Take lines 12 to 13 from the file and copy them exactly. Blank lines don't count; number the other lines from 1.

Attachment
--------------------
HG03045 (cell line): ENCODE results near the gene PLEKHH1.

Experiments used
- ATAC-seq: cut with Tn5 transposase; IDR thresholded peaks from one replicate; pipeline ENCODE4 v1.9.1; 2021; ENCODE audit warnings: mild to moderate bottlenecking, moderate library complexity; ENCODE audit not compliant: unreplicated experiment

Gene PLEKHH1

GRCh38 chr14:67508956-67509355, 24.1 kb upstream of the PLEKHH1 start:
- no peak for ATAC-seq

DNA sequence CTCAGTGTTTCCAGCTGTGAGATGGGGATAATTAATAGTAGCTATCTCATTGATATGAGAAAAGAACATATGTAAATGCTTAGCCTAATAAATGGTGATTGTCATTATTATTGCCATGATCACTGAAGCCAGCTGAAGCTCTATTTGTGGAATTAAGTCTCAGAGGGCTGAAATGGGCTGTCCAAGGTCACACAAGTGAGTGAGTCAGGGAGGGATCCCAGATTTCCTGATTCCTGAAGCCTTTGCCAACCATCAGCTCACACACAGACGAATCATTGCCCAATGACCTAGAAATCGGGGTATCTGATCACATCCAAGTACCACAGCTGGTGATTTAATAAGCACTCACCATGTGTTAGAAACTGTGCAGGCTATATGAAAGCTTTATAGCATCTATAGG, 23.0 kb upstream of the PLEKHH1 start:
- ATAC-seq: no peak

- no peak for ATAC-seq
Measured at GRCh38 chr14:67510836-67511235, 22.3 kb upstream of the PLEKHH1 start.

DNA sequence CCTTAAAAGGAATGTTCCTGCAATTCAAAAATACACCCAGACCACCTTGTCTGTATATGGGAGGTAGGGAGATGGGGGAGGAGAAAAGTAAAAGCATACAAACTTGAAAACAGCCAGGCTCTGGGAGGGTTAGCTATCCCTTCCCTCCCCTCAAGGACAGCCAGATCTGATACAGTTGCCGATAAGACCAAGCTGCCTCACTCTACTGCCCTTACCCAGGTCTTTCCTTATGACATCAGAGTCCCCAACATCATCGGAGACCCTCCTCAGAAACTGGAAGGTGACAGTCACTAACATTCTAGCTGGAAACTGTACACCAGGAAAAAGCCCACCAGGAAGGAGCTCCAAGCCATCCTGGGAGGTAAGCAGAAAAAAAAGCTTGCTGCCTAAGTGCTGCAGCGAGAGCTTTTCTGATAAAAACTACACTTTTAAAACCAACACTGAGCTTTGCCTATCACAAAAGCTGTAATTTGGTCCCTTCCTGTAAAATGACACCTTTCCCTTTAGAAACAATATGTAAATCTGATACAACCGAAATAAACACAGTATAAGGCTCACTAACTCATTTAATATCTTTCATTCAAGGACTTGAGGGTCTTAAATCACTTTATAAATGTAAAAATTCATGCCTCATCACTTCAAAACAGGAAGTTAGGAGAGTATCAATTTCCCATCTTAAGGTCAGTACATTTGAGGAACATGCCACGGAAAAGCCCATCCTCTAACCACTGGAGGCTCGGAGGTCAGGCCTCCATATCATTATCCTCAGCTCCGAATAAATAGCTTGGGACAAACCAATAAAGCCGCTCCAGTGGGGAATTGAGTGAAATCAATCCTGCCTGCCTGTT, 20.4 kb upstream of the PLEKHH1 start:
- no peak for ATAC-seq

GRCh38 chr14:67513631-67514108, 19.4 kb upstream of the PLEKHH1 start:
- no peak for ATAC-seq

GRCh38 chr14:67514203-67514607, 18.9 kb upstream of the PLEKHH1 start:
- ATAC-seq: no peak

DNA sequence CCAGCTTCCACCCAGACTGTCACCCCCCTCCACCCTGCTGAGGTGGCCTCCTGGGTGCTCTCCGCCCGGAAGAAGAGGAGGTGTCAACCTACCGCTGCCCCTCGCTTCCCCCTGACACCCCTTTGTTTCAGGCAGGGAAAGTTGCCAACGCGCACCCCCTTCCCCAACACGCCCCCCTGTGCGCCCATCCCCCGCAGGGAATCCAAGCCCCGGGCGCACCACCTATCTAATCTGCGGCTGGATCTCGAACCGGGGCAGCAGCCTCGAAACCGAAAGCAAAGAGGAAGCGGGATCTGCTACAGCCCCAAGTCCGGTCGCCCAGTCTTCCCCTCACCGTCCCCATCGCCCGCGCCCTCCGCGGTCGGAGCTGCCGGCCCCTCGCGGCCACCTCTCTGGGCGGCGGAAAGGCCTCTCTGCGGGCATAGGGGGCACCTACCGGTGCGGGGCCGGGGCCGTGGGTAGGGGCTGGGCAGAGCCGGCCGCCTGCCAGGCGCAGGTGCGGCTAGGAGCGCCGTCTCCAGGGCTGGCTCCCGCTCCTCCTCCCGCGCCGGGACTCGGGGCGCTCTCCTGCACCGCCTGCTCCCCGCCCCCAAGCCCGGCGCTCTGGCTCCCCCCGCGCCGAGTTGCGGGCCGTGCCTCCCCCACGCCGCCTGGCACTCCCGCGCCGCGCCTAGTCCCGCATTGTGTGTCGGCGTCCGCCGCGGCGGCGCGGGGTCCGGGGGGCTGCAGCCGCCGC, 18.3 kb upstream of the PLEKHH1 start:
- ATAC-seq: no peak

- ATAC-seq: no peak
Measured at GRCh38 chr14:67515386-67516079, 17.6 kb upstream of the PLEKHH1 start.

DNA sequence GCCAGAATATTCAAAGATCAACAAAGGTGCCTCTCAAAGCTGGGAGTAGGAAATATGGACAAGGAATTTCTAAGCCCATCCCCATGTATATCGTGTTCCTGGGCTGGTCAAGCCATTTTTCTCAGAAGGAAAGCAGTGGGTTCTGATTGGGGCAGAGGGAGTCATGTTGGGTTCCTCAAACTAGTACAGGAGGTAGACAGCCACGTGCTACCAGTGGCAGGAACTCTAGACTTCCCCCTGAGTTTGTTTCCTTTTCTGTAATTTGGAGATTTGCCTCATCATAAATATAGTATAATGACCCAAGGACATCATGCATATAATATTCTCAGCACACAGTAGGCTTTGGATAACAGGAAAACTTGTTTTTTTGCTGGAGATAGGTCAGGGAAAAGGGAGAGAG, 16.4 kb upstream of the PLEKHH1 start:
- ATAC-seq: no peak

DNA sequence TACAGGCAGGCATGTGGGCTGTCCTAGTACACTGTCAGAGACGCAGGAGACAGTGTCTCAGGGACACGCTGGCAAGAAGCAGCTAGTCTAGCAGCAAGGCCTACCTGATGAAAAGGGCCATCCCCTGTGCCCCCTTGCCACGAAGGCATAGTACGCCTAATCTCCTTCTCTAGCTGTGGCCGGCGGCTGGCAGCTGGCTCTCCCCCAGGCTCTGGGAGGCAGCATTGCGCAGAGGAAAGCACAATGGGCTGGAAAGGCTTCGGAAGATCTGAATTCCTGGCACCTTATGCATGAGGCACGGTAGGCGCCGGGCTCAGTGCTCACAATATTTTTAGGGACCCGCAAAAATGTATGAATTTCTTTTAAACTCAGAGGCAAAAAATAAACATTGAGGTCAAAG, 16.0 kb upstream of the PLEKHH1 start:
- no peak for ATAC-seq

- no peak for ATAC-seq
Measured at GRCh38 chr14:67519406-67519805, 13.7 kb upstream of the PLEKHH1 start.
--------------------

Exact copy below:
- no peak for ATAC-seq

GRCh38 chr14:67513631-67514108, 19.4 kb upstream of the PLEKHH1 start: